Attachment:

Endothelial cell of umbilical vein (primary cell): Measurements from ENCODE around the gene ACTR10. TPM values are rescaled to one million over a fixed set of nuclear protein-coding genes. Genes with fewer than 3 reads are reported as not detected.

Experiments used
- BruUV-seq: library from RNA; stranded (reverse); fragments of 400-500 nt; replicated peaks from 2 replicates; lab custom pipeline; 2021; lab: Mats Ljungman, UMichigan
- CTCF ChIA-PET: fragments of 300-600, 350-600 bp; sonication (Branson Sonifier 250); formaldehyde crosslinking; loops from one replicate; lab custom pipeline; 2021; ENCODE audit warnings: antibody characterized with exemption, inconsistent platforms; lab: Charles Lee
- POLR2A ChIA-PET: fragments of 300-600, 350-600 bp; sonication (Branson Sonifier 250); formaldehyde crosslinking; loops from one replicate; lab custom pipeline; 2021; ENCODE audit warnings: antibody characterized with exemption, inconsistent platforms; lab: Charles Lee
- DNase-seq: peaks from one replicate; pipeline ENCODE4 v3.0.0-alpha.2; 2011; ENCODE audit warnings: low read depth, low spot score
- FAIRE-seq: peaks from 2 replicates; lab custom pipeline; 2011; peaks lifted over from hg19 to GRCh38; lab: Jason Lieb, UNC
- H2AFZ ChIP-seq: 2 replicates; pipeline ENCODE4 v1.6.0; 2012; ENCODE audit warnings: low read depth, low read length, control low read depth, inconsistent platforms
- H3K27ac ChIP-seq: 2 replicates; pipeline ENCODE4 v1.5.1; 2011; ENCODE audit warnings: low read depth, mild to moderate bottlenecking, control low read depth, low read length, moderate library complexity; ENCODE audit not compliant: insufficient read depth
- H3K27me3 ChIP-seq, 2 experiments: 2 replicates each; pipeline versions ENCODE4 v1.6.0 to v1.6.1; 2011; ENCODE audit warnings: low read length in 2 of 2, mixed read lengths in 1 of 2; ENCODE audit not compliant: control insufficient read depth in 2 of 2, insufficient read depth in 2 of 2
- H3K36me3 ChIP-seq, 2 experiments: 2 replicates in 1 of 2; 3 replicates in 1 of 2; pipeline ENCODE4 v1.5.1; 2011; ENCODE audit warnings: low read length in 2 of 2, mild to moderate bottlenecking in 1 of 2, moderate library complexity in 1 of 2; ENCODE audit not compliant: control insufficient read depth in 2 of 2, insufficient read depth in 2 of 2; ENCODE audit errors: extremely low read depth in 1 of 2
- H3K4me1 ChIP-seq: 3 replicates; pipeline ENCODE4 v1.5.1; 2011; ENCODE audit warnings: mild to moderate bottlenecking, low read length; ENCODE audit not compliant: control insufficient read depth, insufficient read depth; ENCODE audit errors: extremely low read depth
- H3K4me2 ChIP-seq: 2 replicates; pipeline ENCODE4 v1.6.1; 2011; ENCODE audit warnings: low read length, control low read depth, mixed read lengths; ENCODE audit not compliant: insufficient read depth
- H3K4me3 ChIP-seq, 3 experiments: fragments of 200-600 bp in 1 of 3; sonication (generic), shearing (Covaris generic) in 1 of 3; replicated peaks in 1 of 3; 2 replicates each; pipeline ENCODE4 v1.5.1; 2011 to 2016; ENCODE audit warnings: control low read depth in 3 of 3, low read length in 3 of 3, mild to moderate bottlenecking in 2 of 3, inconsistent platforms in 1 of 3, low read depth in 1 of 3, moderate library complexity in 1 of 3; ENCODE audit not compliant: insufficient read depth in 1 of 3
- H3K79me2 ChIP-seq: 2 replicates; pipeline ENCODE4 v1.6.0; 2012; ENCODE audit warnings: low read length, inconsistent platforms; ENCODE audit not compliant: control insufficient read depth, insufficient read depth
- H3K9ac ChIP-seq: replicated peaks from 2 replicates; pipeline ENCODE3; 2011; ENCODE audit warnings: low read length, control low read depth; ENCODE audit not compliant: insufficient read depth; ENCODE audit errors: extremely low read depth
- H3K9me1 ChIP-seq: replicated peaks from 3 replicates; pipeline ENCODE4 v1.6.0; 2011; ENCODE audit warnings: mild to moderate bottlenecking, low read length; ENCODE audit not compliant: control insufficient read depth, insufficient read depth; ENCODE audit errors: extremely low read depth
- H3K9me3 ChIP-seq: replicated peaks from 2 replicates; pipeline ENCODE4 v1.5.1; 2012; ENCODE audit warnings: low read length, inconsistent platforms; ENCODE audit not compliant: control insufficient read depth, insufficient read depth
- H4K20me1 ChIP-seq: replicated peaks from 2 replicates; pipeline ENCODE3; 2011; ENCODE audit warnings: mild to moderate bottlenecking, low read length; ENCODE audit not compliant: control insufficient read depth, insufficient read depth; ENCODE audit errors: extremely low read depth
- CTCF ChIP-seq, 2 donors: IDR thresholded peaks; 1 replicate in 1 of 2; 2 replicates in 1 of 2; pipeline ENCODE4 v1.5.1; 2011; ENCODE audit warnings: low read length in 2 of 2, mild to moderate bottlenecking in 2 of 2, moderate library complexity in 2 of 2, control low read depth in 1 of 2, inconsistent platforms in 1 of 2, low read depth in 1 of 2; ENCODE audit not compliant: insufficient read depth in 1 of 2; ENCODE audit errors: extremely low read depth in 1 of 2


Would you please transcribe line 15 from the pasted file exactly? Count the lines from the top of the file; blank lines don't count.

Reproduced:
- H3K79me2 ChIP-seq: 2 replicates; pipeline ENCODE4 v1.6.0; 2012; ENCODE audit warnings: low read length, inconsistent platforms; ENCODE audit not compliant: control insufficient read depth, insufficient read depth